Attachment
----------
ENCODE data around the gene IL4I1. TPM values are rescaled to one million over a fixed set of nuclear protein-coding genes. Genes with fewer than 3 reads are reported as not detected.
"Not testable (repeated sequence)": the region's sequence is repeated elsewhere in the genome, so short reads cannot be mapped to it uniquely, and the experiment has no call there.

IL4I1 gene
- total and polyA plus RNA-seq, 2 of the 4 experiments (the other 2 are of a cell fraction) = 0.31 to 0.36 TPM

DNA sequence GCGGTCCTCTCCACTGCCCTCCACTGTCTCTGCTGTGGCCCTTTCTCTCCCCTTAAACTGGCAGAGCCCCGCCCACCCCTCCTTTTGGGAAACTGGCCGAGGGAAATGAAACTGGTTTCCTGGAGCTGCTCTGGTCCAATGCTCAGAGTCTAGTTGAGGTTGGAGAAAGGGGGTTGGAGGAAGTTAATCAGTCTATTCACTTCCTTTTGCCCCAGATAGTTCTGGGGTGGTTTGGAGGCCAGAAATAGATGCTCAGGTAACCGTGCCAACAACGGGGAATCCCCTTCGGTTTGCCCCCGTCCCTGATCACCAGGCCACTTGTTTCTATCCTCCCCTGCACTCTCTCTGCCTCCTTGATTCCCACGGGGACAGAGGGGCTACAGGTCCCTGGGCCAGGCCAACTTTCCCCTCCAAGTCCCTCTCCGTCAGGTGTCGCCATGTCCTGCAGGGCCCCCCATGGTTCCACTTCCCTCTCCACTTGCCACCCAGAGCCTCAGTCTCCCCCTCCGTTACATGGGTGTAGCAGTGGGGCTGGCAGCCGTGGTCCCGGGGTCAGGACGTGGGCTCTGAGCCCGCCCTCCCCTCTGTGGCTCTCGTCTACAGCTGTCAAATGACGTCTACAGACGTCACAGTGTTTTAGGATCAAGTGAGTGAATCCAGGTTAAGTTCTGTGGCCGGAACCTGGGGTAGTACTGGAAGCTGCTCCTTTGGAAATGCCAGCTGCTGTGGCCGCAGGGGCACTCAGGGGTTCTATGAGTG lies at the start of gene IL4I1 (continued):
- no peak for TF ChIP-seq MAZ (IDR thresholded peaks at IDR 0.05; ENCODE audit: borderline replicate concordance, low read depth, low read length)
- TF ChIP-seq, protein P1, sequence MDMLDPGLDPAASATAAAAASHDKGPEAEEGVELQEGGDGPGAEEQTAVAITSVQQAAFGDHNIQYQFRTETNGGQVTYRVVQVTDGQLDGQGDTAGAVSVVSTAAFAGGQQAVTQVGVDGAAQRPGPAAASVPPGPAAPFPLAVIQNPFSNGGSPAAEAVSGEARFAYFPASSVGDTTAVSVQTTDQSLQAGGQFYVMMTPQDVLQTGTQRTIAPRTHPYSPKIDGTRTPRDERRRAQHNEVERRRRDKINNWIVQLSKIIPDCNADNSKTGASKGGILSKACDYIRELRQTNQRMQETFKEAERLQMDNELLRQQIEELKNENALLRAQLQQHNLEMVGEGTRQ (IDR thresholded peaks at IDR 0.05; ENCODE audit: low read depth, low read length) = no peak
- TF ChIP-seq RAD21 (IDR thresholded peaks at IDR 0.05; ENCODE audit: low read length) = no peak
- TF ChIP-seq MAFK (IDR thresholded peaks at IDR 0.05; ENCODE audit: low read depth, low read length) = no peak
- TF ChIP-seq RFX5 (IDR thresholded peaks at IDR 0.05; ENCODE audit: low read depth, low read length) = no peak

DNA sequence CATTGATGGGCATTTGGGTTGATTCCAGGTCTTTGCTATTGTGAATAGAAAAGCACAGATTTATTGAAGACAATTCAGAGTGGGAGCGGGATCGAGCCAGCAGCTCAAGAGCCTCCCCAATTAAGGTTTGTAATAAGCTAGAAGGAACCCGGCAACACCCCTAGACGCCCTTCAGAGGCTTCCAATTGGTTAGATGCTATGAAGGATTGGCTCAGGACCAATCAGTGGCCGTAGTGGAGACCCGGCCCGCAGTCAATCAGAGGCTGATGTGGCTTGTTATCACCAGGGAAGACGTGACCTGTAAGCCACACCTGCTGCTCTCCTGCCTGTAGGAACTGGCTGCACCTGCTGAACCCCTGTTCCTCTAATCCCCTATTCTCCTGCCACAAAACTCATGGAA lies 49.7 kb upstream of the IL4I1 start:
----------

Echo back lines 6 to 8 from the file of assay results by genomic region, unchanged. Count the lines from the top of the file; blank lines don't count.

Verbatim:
- no peak for TF ChIP-seq MAZ (IDR thresholded peaks at IDR 0.05; ENCODE audit: borderline replicate concordance, low read depth, low read length)
- TF ChIP-seq, protein P1, sequence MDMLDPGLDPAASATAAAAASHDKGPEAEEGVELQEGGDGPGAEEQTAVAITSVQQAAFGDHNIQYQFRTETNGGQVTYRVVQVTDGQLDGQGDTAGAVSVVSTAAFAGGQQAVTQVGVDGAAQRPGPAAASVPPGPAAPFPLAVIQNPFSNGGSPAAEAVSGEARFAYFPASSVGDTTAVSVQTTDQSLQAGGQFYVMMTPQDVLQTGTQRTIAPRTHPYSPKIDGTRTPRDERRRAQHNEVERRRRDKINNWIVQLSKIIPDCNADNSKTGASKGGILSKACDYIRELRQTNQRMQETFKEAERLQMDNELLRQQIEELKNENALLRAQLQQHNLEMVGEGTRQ (IDR thresholded peaks at IDR 0.05; ENCODE audit: low read depth, low read length) = no peak
- TF ChIP-seq RAD21 (IDR thresholded peaks at IDR 0.05; ENCODE audit: low read length) = no peak